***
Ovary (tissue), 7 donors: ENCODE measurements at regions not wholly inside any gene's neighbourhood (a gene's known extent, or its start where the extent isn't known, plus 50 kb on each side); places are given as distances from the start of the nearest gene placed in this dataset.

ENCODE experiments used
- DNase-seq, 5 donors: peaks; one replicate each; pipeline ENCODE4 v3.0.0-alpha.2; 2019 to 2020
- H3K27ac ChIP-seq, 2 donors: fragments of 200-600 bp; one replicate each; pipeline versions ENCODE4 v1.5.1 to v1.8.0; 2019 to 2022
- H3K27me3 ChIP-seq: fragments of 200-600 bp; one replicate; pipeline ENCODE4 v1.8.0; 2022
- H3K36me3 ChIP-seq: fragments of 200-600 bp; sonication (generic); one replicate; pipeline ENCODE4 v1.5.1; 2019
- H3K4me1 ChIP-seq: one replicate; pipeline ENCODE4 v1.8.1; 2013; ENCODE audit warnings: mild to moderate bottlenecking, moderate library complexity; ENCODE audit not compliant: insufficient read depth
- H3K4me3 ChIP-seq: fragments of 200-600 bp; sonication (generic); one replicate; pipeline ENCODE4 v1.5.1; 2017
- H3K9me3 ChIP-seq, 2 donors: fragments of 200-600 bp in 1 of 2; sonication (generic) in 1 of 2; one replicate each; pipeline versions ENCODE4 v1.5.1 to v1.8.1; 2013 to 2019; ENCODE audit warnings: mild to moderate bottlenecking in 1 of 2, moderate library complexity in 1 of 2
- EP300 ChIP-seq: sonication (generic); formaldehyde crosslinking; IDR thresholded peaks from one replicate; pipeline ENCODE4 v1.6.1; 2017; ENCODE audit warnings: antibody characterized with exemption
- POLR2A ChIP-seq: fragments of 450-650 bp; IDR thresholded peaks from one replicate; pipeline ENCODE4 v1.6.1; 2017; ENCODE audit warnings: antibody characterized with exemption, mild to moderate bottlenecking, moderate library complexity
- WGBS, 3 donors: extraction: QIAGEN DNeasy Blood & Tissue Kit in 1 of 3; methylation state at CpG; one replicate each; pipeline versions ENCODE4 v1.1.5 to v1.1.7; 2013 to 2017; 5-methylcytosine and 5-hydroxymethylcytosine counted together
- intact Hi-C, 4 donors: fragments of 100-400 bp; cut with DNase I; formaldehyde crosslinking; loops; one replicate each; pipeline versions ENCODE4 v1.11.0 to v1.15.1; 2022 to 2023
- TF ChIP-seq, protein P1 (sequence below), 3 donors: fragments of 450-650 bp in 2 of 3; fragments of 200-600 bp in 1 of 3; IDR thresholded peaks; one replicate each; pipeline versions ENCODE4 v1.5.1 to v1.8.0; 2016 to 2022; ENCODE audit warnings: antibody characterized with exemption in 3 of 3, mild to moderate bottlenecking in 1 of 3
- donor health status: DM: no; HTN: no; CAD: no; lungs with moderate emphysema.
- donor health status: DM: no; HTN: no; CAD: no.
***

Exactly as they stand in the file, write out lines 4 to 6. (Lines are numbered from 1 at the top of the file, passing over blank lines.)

- H3K27ac ChIP-seq, 2 donors: fragments of 200-600 bp; one replicate each; pipeline versions ENCODE4 v1.5.1 to v1.8.0; 2019 to 2022
- H3K27me3 ChIP-seq: fragments of 200-600 bp; one replicate; pipeline ENCODE4 v1.8.0; 2022
- H3K36me3 ChIP-seq: fragments of 200-600 bp; sonication (generic); one replicate; pipeline ENCODE4 v1.5.1; 2019